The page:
For the past several posts we examined passages in the gospels to determine whether Jesus is violent (see the links just below this article). The purpose of this survey was to answer both believers and unbelievers who claim that Jesus is violent—at least upon occasion.
One reason for this claim is that many people embrace violence and use Jesus’ purported violent acts to justify their own tendencies. Some also revolt against the depiction of a wimpy, timid Jesus who won’t even fight back when he is bullied.
Of course, I think they are mistaken. Jesus is certainly no wimp; he stands up to opponents without wavering. But he is not violent toward them. While he sometimes speaks very strongly, especially to some of the Pharisees, he is neither violent nor does he allow his followers to be violent. In fact, he teaches them just the opposite.The Common Sense of Violence Against One’s Enemies and Why Jesus is Different
Most people if attacked, physically or verbally, fight back. They defend themselves against any assault—even as small as an insult or a slight. It’s natural for people to ‘get back’ at the other person or persons in order to maintain personal dignity. They often identify groups of people as default enemies and respond to them with hate and violence—sometimes subtle violence.
We live in a world of division and hostility with potential enemies all around. So when they try to hurt us in some way, we will hurt them more—that’ll teach them! This is considered common sense all over the world, but Jesus goes against this ‘common sense’.
Jesus teaches his followers to love everyone—even our enemies. And he doesn’t mean ‘love’ in some shallow, insipid way; he means we should genuinely love them with empathy, compassion, and care. This is the opposite of hate, retaliation, and revenge. This love excludes vindictiveness.
Jesus begins his mission by announcing the coming of the kingdom of God. Some people seem to think the kingdom of God is in ‘heaven’ or the far-off future. It is not. Some think the kingdom of God is synonymous with the visible, organized churches. It is not. The kingdom of God is present right here on earth, and it expands silently and invisibly among the nations.
The kingdom of God embraces an ethic at odds with power, force, and domination. One might say the kingdom ethic does not represent the world’s ideas of common sense but rather peace and reconciliation.
Jesus’ Final Acts of Anti-Violence
I agree that Jesus does not oppose conflict; his message inevitably creates conflict because it clashes with religious and cultural systems. But I believe he opposes violent conflict for himself and his followers. His purpose is to impact the world by changing individuals–not by force but through the invisible spreading of the kingdom of God.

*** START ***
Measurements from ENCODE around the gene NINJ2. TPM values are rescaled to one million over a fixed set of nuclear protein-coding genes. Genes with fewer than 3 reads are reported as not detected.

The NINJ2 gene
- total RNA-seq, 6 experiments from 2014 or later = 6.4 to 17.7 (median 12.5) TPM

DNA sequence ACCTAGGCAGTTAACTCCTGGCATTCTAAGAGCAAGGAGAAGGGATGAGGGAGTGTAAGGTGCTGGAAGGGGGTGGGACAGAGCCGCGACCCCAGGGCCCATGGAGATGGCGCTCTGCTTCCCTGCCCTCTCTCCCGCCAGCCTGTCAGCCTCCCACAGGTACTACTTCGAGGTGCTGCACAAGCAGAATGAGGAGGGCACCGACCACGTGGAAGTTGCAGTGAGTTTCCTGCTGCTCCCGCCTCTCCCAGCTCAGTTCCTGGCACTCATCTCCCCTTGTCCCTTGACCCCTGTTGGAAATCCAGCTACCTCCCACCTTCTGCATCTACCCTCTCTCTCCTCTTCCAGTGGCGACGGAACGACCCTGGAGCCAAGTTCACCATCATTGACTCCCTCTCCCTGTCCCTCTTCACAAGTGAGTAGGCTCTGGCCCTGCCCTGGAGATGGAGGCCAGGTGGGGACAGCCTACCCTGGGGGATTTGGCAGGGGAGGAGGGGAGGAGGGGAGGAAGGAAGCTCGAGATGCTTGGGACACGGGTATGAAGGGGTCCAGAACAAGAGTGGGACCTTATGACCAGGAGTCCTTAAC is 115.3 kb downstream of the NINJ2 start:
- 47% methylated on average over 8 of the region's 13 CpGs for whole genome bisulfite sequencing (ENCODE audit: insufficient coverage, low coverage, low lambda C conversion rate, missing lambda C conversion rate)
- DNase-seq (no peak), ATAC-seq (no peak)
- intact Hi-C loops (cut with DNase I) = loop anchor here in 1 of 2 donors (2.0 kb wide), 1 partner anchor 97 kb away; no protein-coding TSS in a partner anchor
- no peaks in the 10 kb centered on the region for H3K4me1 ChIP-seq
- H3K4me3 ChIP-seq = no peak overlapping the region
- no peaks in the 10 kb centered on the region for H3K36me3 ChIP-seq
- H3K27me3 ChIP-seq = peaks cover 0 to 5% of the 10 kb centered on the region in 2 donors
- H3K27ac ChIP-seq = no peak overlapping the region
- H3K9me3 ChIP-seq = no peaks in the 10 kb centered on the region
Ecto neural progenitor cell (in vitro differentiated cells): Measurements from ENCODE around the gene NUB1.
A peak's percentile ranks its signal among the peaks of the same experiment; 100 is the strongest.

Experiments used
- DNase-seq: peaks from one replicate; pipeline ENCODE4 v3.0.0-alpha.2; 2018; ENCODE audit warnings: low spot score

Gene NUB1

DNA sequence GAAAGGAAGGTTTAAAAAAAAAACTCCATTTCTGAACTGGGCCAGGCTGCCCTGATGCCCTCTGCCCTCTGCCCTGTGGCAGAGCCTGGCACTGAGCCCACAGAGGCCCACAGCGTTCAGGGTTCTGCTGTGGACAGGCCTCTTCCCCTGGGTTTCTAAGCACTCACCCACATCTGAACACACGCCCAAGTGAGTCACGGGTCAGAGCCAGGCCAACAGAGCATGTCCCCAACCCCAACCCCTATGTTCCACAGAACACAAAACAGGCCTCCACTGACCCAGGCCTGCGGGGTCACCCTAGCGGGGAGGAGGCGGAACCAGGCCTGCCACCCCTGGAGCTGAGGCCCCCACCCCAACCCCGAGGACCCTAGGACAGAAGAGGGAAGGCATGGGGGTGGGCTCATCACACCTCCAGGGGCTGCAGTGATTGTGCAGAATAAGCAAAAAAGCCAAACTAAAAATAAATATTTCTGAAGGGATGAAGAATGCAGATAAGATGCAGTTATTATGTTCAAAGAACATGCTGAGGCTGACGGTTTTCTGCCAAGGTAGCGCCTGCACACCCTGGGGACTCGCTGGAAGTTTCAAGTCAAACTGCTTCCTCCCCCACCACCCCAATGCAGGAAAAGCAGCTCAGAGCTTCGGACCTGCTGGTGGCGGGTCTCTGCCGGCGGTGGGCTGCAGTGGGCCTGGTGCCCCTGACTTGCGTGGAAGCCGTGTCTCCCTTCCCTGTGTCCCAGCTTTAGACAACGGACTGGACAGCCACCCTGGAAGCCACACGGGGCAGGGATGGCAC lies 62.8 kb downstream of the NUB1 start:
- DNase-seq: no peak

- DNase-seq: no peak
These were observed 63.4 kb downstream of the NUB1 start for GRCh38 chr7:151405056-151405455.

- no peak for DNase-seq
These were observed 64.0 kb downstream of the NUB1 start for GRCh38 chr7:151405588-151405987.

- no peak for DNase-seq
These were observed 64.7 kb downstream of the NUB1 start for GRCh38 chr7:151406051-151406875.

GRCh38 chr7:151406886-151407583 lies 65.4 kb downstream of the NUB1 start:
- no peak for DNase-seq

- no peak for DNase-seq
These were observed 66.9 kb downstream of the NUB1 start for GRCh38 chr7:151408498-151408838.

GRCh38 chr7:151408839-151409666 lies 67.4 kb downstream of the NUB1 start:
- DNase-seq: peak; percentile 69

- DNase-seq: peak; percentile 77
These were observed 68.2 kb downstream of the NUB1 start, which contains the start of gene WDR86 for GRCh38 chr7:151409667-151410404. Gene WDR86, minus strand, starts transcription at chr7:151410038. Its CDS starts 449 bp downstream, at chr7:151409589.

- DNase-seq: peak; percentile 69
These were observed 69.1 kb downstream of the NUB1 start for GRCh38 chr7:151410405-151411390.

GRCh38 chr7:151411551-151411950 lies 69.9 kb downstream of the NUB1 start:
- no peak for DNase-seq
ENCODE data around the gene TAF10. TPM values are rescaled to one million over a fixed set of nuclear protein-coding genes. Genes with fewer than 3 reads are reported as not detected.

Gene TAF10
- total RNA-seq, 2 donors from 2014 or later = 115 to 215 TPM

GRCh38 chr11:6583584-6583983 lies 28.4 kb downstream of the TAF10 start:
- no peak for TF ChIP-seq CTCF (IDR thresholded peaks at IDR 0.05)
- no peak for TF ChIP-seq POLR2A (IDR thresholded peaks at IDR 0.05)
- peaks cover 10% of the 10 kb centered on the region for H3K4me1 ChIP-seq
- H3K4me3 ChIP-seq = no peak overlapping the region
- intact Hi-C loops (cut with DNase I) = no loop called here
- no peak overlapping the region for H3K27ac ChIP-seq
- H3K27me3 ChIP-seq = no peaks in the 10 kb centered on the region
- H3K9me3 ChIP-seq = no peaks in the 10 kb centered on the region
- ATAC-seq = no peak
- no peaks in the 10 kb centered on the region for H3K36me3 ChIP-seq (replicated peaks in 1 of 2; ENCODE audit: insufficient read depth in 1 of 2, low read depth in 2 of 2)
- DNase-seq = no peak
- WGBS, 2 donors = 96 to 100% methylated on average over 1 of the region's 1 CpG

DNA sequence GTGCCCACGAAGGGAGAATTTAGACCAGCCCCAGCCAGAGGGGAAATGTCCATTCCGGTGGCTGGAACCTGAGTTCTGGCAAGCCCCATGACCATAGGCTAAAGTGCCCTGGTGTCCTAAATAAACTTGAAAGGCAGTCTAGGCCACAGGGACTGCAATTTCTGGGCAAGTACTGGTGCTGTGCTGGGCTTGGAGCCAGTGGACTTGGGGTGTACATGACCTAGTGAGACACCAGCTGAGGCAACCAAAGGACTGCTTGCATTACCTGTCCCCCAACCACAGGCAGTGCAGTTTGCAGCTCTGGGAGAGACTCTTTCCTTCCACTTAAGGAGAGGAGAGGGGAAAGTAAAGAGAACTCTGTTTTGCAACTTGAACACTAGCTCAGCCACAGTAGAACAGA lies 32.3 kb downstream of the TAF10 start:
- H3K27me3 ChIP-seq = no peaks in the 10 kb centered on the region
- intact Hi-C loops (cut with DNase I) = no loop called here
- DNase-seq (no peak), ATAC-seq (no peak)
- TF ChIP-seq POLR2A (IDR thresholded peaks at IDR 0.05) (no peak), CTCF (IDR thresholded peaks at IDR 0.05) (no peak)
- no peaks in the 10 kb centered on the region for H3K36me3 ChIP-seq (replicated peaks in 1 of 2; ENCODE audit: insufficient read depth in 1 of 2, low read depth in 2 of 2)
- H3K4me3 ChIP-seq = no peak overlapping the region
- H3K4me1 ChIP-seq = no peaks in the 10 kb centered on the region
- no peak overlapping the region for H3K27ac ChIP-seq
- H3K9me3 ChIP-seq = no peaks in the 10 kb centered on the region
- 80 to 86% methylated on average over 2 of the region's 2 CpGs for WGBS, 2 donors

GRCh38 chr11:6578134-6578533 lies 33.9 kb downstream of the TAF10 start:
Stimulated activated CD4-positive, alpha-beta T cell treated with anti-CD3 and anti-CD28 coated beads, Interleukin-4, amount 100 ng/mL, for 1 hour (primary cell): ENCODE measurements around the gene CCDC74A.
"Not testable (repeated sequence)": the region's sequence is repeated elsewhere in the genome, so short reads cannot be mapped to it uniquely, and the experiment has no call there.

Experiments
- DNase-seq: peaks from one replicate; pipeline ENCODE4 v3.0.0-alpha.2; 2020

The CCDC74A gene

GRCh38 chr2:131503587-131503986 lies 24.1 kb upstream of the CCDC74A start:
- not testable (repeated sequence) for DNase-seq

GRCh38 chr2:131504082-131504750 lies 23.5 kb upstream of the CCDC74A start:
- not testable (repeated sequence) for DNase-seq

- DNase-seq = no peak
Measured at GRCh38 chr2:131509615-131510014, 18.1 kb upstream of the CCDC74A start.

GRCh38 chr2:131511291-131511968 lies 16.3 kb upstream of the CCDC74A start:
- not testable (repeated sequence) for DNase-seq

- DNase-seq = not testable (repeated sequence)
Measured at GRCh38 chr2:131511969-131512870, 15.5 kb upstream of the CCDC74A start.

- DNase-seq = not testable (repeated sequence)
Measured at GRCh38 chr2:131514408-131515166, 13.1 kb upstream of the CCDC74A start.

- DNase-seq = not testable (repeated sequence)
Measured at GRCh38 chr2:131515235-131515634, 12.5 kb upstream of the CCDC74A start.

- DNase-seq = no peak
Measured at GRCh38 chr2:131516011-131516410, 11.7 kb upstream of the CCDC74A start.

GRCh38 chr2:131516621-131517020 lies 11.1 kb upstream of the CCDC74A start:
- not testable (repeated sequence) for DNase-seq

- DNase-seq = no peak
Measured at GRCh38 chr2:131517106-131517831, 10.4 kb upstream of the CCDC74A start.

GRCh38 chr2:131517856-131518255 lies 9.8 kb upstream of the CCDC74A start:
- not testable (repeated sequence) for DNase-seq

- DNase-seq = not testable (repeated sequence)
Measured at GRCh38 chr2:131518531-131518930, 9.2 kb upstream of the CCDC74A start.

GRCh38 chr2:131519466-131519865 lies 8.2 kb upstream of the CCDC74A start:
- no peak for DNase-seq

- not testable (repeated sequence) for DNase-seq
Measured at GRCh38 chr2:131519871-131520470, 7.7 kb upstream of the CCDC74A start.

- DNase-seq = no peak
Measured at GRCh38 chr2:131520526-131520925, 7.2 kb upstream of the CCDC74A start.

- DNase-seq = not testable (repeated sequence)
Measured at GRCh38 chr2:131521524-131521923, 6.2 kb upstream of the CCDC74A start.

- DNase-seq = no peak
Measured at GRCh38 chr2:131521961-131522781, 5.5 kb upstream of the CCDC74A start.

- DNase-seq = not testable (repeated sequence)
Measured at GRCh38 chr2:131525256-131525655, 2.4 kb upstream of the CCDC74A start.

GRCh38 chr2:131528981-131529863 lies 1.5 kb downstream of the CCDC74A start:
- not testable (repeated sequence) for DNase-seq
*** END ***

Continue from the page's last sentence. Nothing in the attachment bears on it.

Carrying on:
Jesus demonstrates his anti-violence to the extreme during his last few days on earth in a way that should be a lesson to all his followers.
1. Jesus’ first demonstration of anti-violence happens during his arrest. Matthew 26 tells us:
When Jesus’ followers saw what was going to happen, they said, “Lord, should we strike with our swords?” And one of them struck the servant of the high priest, cutting off his right ear.
But Jesus answered, “No more of this!” And he touched the man’s ear and healed him.
Then Jesus said to the chief priests, the officers of the temple guard, and the elders, who had come for him, “Am I leading a rebellion, that you have come with swords and clubs?”
His disciples were ready to defend him, but Jesus stops them and essentially says he is not leading a rebellion (against Jewish leaders or against Rome); this was not his plan. Jesus faced a choice: lead a fight against religious, political, and social oppressors or promote a new community of love, peace, and reconciliation.
He chose the way of peace.
2. John 18 shares his second declaration of anti-violence. When Pilate asks him if he is ‘King of the Jews’, Jesus answers:
My kingdom is not of this world. If it were, my servants would fight to prevent my arrest by the Jewish leaders.
Jesus explains that his is not a political kingdom, like the world’s kingdoms, to be established by means of power and violence.
3. Jesus’ final demonstration of anti-violence, and his attitude toward his ‘enemies’, is by far the most dramatic and the most teachable for his followers.
After his brutal treatment by the Roman soldiers and his being painfully nailed to a cross, one could understand Jesus’ anger and resentment toward his enemies—knowing he was going to die. But nothing of the sort manifested during his final hours. Instead, we read these words from Luke 23:
Jesus said, “Father, forgive them, for they do not know what they are doing.”
Even in his last breaths Jesus did not castigate his ‘enemies’. He did not hate them or curse them. Instead he responded consistently with what he had always taught about loving others—because God’s love was deep in his being. Jesus died largely because he was perceived as a political threat, yet he did not fight. More was at stake than political goals. Fighting, instead of dying, would have derailed the movement he established.
Jesus teaches anti-violence for his followers. This is not a secondary issue but an essential principle of the kingdom of God. If we do not embrace it, I think we should consider why.
Articles in this series: Does Jesus Demonstrate Threats and Violence?
Does Jesus Demonstrate Threats and Violence?
Does the Cleansing of the Temple Show Jesus’ Violence? – I Don’t Think So
Addendum to the Cleansing of the Temple—What about the Fig Tree?
What does it Mean that Jesus Brings, not Peace, but a Sword?
3 Possible Reasons Jesus Told His Followers to Carry Swords
Isn’t it Violence for Jesus to Tell Us to Cut off our Hands to Avoid Punishment?
Jesus’ Final Act of Anti-Violence—Crucifixion
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